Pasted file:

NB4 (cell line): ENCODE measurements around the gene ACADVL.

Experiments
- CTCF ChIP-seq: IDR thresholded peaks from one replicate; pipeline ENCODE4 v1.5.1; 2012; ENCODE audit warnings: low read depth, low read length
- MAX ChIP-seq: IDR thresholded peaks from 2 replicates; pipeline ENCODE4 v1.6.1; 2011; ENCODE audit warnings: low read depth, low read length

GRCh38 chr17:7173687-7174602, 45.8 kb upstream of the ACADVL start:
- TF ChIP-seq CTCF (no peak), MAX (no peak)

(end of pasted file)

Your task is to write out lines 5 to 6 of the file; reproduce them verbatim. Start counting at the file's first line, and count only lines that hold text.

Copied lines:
GRCh38 chr17:7173687-7174602, 45.8 kb upstream of the ACADVL start:
- TF ChIP-seq CTCF (no peak), MAX (no peak)